In July, PBS announced that they had reached a carriage deal with YouTube TV. This is the first deal with a Live TV Streaming Service for PBS, which has been one of the last major holdouts from live streaming.
The channel is now available to 75% of households, including New York, Indianapolis, Columbus, Seattle and San Francisco. While 100 member stations are currently available, more are expected to become available in 2020. All YouTube TV customers can access on-demand content from PBS and PBS Kids.
The launch brings not only PBS, but also PBS Kids to the streaming service. The sub-channels that are available on some PBS affiliates, like Create TV and World Channel, are not available, at least initially.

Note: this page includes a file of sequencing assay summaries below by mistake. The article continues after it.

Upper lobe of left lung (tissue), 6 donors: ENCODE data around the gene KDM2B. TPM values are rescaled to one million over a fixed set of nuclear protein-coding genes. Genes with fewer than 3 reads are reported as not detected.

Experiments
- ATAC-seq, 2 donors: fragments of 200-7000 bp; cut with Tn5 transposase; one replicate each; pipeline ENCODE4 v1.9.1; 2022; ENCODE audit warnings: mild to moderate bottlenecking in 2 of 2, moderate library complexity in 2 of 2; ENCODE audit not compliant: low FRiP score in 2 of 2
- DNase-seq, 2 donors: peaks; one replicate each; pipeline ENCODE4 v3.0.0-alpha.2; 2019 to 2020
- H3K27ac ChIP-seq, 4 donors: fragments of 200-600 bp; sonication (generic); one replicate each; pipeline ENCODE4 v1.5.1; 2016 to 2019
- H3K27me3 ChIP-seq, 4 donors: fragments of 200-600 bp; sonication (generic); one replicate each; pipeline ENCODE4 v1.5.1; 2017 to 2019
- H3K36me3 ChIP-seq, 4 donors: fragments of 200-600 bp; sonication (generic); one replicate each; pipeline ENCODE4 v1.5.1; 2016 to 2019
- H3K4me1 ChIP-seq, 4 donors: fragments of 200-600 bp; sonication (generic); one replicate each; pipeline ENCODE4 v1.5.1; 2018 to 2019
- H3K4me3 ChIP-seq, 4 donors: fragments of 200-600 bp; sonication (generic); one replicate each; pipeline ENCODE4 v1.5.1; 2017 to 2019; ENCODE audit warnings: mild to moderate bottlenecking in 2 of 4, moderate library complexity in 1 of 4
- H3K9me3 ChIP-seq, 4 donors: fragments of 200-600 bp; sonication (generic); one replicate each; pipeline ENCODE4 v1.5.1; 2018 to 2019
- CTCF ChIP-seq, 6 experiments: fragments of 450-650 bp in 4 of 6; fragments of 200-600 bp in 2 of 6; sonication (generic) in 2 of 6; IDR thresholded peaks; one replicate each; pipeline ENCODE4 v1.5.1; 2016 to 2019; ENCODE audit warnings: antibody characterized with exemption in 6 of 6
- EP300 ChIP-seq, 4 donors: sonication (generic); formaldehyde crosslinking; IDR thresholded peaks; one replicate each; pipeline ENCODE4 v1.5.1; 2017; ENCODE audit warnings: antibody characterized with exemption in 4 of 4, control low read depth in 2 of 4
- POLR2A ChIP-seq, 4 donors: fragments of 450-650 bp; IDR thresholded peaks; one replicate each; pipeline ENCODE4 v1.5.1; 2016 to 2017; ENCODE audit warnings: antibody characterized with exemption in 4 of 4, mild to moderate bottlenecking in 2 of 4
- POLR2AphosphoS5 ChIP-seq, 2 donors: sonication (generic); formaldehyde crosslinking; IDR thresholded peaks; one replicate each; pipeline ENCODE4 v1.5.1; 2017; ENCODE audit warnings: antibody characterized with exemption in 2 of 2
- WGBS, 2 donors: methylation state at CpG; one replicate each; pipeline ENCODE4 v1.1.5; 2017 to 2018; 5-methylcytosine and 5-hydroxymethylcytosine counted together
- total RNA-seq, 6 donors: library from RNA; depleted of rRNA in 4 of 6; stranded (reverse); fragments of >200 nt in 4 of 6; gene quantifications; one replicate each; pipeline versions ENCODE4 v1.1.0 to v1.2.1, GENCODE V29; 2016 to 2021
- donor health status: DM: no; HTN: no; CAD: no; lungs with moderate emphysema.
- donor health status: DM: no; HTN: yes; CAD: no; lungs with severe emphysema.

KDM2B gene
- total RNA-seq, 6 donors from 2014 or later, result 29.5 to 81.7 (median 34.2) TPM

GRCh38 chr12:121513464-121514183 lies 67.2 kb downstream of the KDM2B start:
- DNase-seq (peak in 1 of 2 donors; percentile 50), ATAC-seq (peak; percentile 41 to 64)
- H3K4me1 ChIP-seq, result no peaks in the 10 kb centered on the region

Last year, PBS shared the holdup is that streaming services want a national feed, but PBS’ Chief Digital Officer Ira Rubenstein said: “…that doesn’t work for us.” PBS was looking to be treated like a local network affiliate where member channels can also show their local content. By coming to a deal for all member stations, they can now freely choose whether they want to join the service.
Under the agreement with YouTube TV, stations will have different options to distribute their channel. The simplest option is to just provide local streaming of those shows cleared for live streaming. Alternatively, PBS will deliver local programming with a digitally inserted station ID. The final option would be a national feed, similar to what FOX provides to some streamers, which only includes national programming.
While this deal has come with its share of problems, it seems this is the prime opportunity for PBS to find room in the streaming arena. As more and more people are cord cutting, obsoletion becomes a real risk for the public television broadcaster.